The DFL isn’t my party any more than the GOP is. The DFL just happens to endorse candidates I like more often. The incompetence and arrogance of the DFL (and the DNC) is why I don’t donate to the party, but rather to candidates directly. Personally, I wouldn’t be at all bothered if both parties crash and Bern. That said, I think it’s essential for the DFL to put up legal opposition to the GOP bending the rules. Precedent must be set or the law changed, or next time, our nicey nicey will be used against us and it will be the candidate *I* want having to be written in, while the GOP gets away with it’s “accident” without consequence (did I mention that I don’t think it was really all that accidental?).

  9. Submitted by Tim McCarthy on 09/09/2016 - 10:21 am.

    Here’s the statute

    208.03 NOMINATION OF PRESIDENTIAL ELECTORS AND ALTERNATES.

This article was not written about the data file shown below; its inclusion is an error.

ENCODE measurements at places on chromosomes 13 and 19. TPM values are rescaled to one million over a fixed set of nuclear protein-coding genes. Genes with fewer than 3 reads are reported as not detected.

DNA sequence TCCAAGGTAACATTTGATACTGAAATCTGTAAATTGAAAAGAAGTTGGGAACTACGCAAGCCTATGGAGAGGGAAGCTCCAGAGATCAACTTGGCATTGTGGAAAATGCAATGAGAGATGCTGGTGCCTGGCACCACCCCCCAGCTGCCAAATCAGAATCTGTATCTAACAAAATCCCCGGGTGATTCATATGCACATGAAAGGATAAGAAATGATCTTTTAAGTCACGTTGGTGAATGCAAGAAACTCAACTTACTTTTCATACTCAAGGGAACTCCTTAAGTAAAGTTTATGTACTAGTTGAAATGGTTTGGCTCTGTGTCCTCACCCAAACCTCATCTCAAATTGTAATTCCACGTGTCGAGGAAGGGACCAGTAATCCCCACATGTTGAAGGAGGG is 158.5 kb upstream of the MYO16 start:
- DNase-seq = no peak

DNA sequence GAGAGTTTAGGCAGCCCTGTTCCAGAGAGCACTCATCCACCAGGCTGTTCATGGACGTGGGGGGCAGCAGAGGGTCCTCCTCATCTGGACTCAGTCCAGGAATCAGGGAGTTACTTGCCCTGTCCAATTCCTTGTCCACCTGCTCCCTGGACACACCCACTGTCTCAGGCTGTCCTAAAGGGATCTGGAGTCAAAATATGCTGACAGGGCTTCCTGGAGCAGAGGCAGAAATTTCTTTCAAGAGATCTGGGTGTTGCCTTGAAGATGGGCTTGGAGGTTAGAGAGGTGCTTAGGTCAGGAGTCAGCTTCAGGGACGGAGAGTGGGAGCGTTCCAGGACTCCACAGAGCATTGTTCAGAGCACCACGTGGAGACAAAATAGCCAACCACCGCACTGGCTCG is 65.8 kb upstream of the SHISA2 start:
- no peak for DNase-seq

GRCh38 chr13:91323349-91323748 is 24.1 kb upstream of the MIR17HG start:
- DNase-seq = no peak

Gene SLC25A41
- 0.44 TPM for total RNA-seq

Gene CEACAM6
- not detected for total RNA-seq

Presidential electors and alternates for the major political parties of this state shall be nominated by delegate conventions called and held under the supervision of the respective state central committees of the parties of this state. At least 71 days before the general election day the chair of the major political party shall certify to the secretary of state the names of the persons nominated as presidential electors, the names of persons nominated as alternate presidential electors, and the names of the party candidates for president and vice president. The chair shall also certify that the party candidates for president and vice president have no affidavit on file as a candidate for any office in this state at the ensuing general election.

    • Submitted by Hiram Foster on 09/09/2016 - 12:11 pm.

      The law

      In legal terms, I don’t know what the law is, but I do know the outcome of the proceeding will be that Trump will be on the ballot. That does raise the question of why the DFL is wasting money on a lawsuit which borders on the frivolous.